Fartlek: It Sounds Dirty But It Isn't

A strange thing happened last week. My fellow Sports Editor, Jamil Khan, checked the Harbus website. That’s not strange in itself, because every week he goes back to see his handiwork from previous editions.

However, this time he also discovered that we are actually the Sports and Health Editors. So, this week, I’ve decided to venture a little way away from sport, and move towards fitness issues. At some stage we may make the transition all the way to health issues. Stay tuned.

Anyway, this week Harbus looks at an interesting fitness technique called Fartlek. I think the word is Danish, and know that it stands for ‘Fast Leg’.

The premise of the Fartlek technique is that normal running regimes do not allow you to build dynamic speed. The theory is that if you are sprint training, at a certain level of intensity, you will never be able to run long distances without tiring quickly. Conversely, if you are endurance training (the fabled ‘LSD’ or ‘long slow distance’), you will never be able to beat anyone for pace over a shorter distance. Dynamic speed implies that the one athlete can be a top quartile sprinter, and a top quartile distance runner. All good in theory, but how do you build dynamic speed in practice?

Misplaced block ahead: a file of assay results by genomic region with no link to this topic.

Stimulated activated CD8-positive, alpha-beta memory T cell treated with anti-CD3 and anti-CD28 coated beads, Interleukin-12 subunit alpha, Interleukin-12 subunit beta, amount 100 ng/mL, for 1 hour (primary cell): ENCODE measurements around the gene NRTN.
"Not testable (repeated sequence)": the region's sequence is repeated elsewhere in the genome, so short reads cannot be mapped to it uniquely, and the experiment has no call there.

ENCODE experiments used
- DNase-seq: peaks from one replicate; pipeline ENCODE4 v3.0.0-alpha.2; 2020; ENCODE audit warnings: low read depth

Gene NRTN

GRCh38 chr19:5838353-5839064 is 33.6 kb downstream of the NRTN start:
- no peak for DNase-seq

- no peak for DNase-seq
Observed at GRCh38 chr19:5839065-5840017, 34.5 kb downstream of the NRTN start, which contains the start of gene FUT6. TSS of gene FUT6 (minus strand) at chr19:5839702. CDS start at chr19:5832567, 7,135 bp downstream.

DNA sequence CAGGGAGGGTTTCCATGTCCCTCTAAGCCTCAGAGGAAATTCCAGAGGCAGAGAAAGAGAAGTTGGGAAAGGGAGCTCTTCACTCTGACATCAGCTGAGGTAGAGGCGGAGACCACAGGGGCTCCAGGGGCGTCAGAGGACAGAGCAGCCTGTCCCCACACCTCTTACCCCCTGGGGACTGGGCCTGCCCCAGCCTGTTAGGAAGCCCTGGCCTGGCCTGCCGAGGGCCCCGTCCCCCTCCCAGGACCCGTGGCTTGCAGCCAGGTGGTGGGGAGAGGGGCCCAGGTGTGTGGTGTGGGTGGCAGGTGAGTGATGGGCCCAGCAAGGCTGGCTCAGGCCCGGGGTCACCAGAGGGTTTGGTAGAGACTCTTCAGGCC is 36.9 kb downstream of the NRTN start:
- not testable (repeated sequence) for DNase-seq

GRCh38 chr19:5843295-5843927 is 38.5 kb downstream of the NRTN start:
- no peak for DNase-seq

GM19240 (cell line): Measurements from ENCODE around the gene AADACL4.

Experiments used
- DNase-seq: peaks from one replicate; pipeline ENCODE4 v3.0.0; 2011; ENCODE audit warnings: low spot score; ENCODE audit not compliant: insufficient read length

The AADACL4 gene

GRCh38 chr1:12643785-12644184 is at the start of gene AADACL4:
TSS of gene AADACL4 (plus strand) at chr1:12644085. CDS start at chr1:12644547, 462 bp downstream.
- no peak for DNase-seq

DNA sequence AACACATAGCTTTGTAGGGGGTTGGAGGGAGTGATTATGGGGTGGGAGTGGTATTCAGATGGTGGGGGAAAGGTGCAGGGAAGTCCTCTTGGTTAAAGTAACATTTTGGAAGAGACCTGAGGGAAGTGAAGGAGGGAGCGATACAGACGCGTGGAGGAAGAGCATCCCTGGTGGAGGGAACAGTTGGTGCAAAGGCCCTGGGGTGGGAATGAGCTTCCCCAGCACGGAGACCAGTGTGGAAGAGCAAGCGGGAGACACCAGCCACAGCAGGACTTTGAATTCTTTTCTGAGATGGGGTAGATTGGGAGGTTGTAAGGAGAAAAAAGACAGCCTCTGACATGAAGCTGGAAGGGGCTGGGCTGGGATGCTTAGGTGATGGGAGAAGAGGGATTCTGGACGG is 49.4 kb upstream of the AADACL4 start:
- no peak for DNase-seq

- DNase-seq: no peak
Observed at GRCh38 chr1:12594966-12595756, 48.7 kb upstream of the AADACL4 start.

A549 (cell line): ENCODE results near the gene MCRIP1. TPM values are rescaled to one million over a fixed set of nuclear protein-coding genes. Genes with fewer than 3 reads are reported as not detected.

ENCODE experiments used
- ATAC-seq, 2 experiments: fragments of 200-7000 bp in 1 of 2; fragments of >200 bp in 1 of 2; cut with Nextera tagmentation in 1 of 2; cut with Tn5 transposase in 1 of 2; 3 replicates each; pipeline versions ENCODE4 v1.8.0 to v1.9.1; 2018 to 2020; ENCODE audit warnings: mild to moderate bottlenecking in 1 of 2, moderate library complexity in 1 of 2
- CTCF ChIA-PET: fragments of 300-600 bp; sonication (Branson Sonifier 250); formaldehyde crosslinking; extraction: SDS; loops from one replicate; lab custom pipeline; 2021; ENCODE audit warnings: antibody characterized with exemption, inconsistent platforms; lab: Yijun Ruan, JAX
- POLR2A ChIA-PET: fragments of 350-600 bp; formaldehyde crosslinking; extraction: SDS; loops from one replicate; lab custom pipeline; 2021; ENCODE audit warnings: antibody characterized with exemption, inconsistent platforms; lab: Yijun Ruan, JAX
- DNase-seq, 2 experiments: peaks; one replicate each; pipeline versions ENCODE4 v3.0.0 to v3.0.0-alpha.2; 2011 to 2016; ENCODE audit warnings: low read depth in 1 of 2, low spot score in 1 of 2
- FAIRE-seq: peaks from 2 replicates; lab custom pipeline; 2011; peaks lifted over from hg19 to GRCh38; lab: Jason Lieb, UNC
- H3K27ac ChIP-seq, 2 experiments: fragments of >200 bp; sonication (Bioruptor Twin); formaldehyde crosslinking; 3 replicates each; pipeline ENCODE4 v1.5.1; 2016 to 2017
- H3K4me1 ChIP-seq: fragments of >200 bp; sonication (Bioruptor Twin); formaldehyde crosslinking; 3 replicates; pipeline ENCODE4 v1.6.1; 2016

The classic answer is Fartlek. This technique involves running a moderate distance (for example 5 miles), but interspersing 10 sprints of anywhere between 20 and 60 seconds. Physiologically, this allows your body to build cardiovascular endurance, and also fast twitch muscles. The key is unpredictability, so the ‘basic’ version of Fartlek is to train by yourself, and push yourself using the technique above.

More effective, though, is the advanced Fartlek technique, which involves training in pairs (or larger groups). In this scenario, each runner gets to ‘surprise’ the other with 5 sprints. This is the ultimate in unpredictability, as you may get stung with a 60 second sprint before you have recovered from the 45 second sprint that you just laid on your training partner.

Several top athletes claim to have seen dramatic improvements using this technique. Dedicated amateurs (myself included) have probably seen even greater rewards as they begin off a lower base. It is an excellent mode of training for any of the fast-slow team sports (eg soccer, rugby, Gaelic football etc) or just to get in shape.

March 8, 2004
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